There are several ways to reduce the amount of sedentary work in your office. To help employees stay active, remind them to take regular breaks from sitting and to eat lunch away from their desks. You can also try to vary work tasks to encourage employees to change their posture or foster a standing-friendly work culture.

The Comcare website also has more ideas on how to manage sedentary work in your office, as well as links to more information.

My Business Workplace has a range of policies and documents including several on WHS ready to download. 

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Managing slips, trips and falls through safe work design

Offices use electronic equipment with cables, which mean slips, trips and falls are all common hazards in the workplace. Slips, trips and falls are often preventable, but failing to manage these hazards can lead to serious claims or death. Safe Work Australia recommends employers use safe design principles at work to minimise these risks.

Electric cables, mats, unexpected steps and slippery or wet surfaces can increase the risk of slips, trips, and falls. Employees can suffer serious injuries as a result of these hazards, which is why you need to take special care to control them.

To start with, it’s important to identify and assess the current risks in your office. If these can be eliminated, employers should take every measure to do so. If they can’t be removed, you need to minimise the risk as much as possible. This could mean covering electric cables with electrical tape and marking them clearly, or marking slippery surfaces clearly.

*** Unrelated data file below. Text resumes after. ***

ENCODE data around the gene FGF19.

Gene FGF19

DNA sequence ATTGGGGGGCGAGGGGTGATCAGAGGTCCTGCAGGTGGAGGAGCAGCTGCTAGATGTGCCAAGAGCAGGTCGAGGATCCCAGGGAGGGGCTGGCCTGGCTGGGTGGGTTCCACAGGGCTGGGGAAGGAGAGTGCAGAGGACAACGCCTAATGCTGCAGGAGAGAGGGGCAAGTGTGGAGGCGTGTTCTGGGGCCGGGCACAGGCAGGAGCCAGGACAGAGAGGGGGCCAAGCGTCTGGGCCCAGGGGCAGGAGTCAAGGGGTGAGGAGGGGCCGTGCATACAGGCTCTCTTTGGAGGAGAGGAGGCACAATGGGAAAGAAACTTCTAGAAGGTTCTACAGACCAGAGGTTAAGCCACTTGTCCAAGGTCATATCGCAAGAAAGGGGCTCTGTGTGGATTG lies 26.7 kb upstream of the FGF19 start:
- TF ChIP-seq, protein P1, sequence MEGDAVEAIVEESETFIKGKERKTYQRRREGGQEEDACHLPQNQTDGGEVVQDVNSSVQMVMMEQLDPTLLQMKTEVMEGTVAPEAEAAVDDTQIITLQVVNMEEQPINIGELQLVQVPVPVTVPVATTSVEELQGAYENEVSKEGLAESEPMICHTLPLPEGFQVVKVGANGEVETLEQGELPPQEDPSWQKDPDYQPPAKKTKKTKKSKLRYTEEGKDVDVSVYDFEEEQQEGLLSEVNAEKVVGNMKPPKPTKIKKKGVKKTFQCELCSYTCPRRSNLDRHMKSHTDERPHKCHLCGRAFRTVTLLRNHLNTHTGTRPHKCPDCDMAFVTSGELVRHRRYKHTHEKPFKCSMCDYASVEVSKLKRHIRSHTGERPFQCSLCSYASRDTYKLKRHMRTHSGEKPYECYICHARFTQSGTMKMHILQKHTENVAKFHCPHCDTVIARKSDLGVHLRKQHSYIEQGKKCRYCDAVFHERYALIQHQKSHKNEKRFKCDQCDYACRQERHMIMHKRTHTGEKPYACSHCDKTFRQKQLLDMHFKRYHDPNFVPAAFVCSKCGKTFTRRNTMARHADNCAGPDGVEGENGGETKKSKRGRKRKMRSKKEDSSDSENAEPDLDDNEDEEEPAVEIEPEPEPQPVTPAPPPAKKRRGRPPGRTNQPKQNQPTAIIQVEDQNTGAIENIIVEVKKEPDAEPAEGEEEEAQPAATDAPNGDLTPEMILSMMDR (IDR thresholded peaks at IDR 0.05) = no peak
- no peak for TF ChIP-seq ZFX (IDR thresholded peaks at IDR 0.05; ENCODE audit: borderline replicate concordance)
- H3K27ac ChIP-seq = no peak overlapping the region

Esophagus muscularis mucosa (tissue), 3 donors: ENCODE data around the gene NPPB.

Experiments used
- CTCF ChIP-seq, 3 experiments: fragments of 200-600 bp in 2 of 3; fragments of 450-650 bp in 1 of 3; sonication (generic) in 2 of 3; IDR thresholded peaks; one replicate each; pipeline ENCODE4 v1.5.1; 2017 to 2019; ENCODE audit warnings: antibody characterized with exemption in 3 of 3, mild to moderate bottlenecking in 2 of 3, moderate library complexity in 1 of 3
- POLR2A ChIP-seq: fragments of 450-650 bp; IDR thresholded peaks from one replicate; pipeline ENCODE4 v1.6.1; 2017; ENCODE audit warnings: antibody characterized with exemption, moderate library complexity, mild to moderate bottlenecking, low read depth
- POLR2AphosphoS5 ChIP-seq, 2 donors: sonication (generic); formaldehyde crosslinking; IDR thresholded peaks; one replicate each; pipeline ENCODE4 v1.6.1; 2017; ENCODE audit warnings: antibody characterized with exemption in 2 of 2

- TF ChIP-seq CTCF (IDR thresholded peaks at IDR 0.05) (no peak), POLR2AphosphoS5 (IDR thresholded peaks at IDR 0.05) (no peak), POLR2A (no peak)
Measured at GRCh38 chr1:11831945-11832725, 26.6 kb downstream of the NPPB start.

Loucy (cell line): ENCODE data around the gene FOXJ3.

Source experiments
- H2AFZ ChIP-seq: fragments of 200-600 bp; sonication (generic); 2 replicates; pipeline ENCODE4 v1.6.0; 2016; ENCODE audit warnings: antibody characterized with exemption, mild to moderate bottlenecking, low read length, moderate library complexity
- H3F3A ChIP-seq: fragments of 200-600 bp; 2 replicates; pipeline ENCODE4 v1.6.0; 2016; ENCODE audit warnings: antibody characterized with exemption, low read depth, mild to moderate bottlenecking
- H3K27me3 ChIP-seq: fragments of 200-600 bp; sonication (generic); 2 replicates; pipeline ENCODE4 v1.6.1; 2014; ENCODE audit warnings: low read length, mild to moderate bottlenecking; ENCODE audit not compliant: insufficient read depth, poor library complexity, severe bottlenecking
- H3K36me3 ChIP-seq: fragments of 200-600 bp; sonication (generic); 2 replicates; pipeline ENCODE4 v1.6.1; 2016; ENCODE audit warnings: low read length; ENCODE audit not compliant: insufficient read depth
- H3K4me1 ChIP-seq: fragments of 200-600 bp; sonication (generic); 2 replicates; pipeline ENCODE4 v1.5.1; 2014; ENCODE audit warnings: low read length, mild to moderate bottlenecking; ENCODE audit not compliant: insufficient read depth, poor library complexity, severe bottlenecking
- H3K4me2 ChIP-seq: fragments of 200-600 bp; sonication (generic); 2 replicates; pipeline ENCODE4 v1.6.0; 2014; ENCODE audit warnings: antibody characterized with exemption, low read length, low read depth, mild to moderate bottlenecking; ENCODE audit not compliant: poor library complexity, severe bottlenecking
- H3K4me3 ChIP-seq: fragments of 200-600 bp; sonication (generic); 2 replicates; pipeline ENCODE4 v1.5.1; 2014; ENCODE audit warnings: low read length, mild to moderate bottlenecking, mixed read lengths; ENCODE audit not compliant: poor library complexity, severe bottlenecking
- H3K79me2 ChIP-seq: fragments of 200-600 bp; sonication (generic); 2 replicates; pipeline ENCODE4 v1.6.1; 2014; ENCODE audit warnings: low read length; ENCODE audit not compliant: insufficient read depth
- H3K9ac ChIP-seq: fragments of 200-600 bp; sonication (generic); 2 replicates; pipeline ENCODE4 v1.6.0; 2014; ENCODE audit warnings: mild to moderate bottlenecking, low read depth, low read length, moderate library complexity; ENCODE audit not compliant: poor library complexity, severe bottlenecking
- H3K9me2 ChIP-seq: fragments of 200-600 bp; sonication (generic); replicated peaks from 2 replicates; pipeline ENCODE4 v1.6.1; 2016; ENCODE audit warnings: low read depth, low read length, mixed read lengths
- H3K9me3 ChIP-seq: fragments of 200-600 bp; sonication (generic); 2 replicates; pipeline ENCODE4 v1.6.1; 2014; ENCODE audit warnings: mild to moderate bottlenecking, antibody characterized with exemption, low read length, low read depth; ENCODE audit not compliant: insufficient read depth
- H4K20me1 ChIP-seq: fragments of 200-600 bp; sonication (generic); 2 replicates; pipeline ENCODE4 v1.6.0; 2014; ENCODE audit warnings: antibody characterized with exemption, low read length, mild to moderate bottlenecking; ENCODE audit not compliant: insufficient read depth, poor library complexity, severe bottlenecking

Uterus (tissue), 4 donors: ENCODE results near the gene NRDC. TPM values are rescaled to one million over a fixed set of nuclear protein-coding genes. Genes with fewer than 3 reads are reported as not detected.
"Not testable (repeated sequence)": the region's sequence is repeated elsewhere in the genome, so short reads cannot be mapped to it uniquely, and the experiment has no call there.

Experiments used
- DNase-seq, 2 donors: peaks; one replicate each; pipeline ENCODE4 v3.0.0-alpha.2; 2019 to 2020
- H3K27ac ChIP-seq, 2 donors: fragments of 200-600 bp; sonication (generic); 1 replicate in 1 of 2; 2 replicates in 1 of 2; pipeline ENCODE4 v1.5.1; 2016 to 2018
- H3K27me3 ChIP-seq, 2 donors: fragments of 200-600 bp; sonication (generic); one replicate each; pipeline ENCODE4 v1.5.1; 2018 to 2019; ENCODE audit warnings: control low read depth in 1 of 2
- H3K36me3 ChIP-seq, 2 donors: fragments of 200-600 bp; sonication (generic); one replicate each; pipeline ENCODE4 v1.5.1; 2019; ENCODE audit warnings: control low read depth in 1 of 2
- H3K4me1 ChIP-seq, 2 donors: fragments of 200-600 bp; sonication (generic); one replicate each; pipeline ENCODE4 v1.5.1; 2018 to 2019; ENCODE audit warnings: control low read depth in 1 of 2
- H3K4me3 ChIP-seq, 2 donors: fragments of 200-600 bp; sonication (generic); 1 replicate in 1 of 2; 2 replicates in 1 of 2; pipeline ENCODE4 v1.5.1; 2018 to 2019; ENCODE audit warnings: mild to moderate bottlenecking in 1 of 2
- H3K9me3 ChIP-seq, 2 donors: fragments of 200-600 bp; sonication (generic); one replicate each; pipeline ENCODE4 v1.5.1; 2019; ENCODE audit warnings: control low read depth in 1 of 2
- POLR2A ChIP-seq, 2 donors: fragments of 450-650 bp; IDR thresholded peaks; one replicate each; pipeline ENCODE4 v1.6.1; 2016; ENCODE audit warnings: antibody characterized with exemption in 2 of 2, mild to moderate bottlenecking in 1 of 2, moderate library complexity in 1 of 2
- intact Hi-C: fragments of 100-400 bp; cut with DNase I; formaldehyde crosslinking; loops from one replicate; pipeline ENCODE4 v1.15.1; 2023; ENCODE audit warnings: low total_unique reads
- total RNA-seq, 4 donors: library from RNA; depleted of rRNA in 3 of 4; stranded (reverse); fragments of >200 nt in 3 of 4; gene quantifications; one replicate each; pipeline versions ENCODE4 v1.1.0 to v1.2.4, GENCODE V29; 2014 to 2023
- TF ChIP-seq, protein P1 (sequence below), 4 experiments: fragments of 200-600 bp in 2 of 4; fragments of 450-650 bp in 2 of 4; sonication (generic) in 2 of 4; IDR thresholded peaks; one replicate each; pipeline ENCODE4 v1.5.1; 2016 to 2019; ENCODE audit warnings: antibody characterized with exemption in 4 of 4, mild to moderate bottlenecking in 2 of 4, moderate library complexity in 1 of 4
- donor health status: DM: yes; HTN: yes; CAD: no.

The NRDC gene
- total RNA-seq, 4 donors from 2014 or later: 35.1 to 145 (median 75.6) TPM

Safe Work Australia also has a model code of practice to help employers manage the risk of falls at work.

Controlling the office environment

As well as safe design and ergonomic considerations, employers also need to consider the physical environment of the office. This includes temperature control and air quality control measures, such as:

  • maintaining a comfortable temperature in the workplace

  • providing adequate air conditioning if needed

  • monitoring and controlling air quality as much as possible

  • risk management of conditions such as Legionnaires’ disease

  • risk management of ‘sick building syndrome’, particularly because Australians spend more than 90% of their time indoors.

Other hazards or risks to keep in mind

In addition to these hazards and risks, there may be additional risks in your office. 

Workplaces often use a range of electrical appliances. This can include photocopiers, printers, TVs, and office kitchens with kettles, microwaves and fridges. As an employer, you need to ensure that electrical equipment is well-maintained and not overloaded to prevent fire hazards.

Housekeeping is also a key consideration. Employees may leave storage boxes or personal items lying around on the floor, creating trip hazards or obstructions to the exits. In order to manage this, it’s important to ensure there’s enough storage space in your office. Employees should also be reminded regularly to clean their workspace.

Where to go for more information

Health and safety in the office is an important topic for employers, and there are plenty of resources out there to help.

Safe Work Australia and SafeWork NSW have guidelines and an office hazards checklist to help employers create a safe office space. There are also model codes of practice to help you comply with work health and safety regulations in your workplace.

In addition, if you need to speak to someone about workplace health and safety, WorkCover offers free advisory visits and workshops. These can help you identify hazards and maintain a safe workplace in order to meet your health and safety obligations.

My Business Workplace has a WHS General Policy ready to download today that provides a framework for managing WHS risks.